Brian then says that in a parecon "if somebody wants to acquire more goods and services than would be allowed by the base income level, then they would simply need to do more of society’s unpleasant work, allowing them to accrue more “credit”, which they could then use to consume more goods and services." 

 

Almost. In fact, however, one could work longer, or harder, or doing more onerous tasks – assuming each is possible to arrange consistent with one’s workplace mates, etc. One cannot get more consumption, however, by amassing power, or property, or by producing something with better tools or that is more highly valued, etc.

 

Brian writes: "There is a Dead Kennedy’s song from the 1980s titled, “Where do you draw the line?”, in which Jello Biafra states that, `Anarchy sounds good to me, but then somebody asks ‘who will fix the sewers?’ Every theory has its holes when real life steps in.` Parecon’s answer is: the worker who seeks to accumulate more credit for goods and services will fix the sewers, and perform other unpleasant tasks such as waste collection, because he or she will be paid more handsomely for doing such tasks." 

 

This is actually false for a parecon – though it would materially be fair. In a parecon, people have balanced job complexes, so people who do as some of their work waste collection do other things too, and the total is comparably empowering to the mix other people have, including those who do some surgery, say, or teaching, or whatever else. Indeed, some of those doing surgery or teaching, etc., may be doing some garbage collection. Where Brian is right is that the material incentive element of remuneration for duration, intensity, and onerousness, affects our willingness to work at a balanced job complex, and our determination of how long we wish to work at it – depending, largely though I suspect not exclusively, on how much income we want to earn.

 

Brian worries about the requirement that work we will get remunerated for needs to be socially desired. He says "the problem with this logic is that innovative ideas for goods and services established by entrepreneurs won’t necessarily be `socially useful’, as is required to receive remuneration in a parecon. And since this entrepreneur won’t be able to sell his new product on an open market, he won’t be able to make as much under a parecon as he would in a market. This could stifle innovation."

 

I don’t follow this. If society doesn’t want – its members don’t plan for because they don’t desire – some potential innovation, then Brian is correct that one cannot use one’s time and various resources, etc., to produce that innovation and then claim an income for doing so. But why is this a problem? Note this doesn’t mean research that fails isn’t remunerated – the research done next year on trying to cure cancer is socially desired and remunerated, even if it fails. It does mean research that isn’t desired – say into how to exterminate species – isn’t remunerated, or, more to the point, undertaken at all.

 

Brian says, consider "goods that benefit only a very small segment of the population, such as a new type of spray paint to be used by graffiti artists." He worries, "they might not be seen as “socially useful”, and so might not generate remuneration in a parecon." But this is self contradictory or just misunderstands. Socially useful doesn’t mean everyone in society wants it. It means that in the planning process sufficient people want the amount to be produced to justify producing it – and allot to it, etc. Almost anything you name, some people will want, others won’t want. Whether it is socially desired or not based on the numbers, but is based on whether it is beneficial enough to those who do want it to cover the costs of its production. Are we allocating resources and energies sensibly. To remunerate me for playing shortstop or doing cancer research would be ridiculous – not socially desired. To remunerate Derek Jeter for the former (sensibly) and some biologist for the latter both make sense, however.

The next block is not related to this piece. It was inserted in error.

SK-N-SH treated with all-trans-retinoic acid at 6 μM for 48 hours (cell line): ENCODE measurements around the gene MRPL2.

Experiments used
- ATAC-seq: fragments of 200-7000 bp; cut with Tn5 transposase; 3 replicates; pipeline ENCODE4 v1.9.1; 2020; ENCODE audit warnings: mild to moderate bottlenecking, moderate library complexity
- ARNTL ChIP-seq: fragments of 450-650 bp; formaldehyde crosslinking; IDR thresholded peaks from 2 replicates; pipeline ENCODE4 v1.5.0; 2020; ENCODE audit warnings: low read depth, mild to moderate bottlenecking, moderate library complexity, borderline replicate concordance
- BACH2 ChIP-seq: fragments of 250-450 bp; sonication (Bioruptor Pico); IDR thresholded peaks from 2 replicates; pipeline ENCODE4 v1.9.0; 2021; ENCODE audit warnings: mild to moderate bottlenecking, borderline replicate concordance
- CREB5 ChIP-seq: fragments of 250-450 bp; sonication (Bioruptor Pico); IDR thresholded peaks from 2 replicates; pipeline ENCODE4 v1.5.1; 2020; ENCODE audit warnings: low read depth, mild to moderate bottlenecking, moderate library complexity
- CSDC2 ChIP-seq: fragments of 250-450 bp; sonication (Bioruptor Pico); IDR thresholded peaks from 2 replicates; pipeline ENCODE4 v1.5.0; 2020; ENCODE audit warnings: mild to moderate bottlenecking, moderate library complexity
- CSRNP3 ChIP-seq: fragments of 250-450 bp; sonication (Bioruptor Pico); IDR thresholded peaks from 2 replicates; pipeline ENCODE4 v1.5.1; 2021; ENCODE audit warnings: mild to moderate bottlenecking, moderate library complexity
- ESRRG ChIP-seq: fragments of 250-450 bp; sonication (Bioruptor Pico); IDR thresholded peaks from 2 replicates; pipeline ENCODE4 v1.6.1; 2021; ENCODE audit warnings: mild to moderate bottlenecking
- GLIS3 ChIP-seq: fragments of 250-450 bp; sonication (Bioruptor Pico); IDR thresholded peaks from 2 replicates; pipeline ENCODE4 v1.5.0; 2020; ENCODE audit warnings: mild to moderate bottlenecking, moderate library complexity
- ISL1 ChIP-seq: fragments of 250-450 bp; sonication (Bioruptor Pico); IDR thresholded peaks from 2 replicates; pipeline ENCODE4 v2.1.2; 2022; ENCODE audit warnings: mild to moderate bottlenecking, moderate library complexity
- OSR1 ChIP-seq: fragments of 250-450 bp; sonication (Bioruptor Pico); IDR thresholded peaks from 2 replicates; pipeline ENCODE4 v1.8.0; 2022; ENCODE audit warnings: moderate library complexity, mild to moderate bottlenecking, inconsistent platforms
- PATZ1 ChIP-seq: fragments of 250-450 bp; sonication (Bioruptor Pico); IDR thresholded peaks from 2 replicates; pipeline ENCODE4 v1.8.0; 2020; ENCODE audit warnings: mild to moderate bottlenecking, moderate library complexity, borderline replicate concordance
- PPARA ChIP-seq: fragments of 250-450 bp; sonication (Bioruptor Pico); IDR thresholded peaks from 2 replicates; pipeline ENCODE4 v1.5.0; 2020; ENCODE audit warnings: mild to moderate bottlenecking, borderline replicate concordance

Brian says, "the monetary gains made from developing a new type of paint in an open market would be likely to far outweigh any remunerative gains made from developing the same product under a parecon." I think he is saying the gains to all who benefit from some new product – whatever it may be – will always outweigh the remuneration that is paid to those producing it, which is true, because there is also the cost of inputs, etc. 

 

Brian says, "therefore, the entrepreneur living in the parecon wouldn’t have as great an incentive to develop his idea as he would in a market." There was no need for all the preamble, which was wrong, to pose this last point. Thus, incontestably, if there is the possibility or even likelihood of amassing great wealth from some pursuit, than there is more material incentive to undertake that pursuit than if there is no such possibility. True. Yes, there is more material incentive for a huge number of different types of activity in capitalism than in a parecon – being a lawyer, say, or surgeon, etc. etc., as well as owning a workplace (which isn’t even a possibility in a parecon) or thinking up an innovation. 

 

But for Brian to equate reducing the material incentive for anti-social behavior or even worthy behavior by precluding the enactor becoming inequitably wealthy with "stifling of individualistic ambitions in cases like this" seems to me to be incredibly odd. Ayn Rand might say something like that – but someone who is taking seriously social values and needs?